be used by the university for environmental studies. He said he hoped
there would be several small forests like his preserved in Leon before
everything is destroyed. He was an excellent guide as he indicated the
various trees and plants, and commented how this one needed that one nearby to grow well, etc. He hopes to do this privately, without asking for
government help. "They interfere," he said. "I don't think it would be a
natural forest with their rules."

It was an interesting afternoon. I wish him well

Sept. 21
Boy, did we get rain last night! I don't think it was any stronger
any time during Hurricane Mitch, but it didn't last as long, thank

It broke with a force none of us expected, and the thunder was right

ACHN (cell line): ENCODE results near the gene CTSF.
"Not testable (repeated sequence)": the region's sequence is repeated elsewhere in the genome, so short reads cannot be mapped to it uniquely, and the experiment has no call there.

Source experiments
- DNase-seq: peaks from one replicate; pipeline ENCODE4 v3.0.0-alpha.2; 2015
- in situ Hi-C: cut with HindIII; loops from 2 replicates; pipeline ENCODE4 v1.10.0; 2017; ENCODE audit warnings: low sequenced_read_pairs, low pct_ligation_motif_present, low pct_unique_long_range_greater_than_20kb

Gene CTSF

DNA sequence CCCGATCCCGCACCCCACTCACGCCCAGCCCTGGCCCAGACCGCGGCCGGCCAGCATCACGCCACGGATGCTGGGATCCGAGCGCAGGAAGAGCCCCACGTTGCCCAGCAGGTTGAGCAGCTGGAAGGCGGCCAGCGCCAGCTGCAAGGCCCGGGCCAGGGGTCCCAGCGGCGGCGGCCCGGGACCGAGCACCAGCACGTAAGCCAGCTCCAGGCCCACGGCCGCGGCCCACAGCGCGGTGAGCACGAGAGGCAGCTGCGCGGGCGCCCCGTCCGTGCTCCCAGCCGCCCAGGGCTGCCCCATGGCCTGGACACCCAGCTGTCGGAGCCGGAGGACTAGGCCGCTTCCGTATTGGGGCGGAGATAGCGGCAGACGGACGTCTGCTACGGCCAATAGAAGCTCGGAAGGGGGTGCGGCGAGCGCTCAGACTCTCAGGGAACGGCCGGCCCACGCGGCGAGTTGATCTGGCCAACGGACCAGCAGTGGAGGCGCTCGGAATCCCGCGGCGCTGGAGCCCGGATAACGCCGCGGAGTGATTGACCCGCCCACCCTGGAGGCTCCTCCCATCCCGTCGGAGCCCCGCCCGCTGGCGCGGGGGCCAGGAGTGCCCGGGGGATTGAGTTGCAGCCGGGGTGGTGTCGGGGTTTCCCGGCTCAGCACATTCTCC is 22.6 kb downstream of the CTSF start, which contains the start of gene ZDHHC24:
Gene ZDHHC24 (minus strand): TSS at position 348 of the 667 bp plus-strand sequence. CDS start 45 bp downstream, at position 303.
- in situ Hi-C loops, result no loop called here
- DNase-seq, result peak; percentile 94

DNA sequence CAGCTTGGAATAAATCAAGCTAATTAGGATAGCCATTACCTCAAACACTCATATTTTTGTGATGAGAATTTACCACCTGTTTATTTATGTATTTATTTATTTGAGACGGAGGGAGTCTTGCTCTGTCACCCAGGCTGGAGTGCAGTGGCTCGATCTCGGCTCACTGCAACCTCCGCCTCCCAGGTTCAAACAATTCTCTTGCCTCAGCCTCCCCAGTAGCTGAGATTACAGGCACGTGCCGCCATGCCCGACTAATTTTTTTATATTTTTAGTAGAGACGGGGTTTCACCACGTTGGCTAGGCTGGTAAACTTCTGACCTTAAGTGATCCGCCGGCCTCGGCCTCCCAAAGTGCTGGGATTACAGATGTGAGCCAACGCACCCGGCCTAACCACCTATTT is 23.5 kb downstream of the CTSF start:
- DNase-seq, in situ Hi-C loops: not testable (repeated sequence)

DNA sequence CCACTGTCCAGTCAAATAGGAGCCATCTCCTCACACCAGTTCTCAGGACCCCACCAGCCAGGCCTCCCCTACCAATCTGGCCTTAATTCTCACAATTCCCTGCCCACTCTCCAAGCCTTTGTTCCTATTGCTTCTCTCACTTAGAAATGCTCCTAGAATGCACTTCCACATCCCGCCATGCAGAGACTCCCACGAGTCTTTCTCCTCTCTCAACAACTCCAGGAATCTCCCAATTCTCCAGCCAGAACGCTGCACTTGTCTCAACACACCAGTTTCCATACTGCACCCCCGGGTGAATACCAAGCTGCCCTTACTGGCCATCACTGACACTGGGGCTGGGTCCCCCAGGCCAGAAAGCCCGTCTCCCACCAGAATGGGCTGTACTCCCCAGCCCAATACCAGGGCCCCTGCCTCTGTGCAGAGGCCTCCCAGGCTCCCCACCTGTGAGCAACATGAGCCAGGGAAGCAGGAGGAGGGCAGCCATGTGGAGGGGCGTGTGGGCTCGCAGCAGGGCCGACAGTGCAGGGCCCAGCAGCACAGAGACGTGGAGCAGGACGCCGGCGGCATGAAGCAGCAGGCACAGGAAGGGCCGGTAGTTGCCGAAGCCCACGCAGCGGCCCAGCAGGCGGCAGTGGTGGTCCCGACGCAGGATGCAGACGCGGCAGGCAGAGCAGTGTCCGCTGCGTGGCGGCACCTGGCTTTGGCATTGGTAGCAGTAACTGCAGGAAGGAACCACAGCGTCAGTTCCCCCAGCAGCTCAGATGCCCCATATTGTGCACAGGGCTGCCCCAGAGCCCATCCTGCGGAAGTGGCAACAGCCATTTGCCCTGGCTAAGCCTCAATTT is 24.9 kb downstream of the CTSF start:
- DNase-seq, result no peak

on top of us, shaking the house. Rosa's roof didn't have too many leaks,
but where her house butts against the neighbor's wall, there is no
flashing, so the rain streaked down the wall (it doesn't in ordinary
storms) and Rosa ran around pulling everything away from the wall.
Too, her house having a dirt floor means it's at ground level. The
ground slopes toward the street, and her patio (back yard) is higher than
her "floor". That meant that the water was sheeting across the floor while
Rosa and Walter tried to keep it swept out. There is a drain in the back
yard, but the water was coming too fast. Little Allan (age 5) kept
asking me, "Se cae mi casa?" (Will my house fall down?) I kept telling him
it wouldn't, and hoped I was right.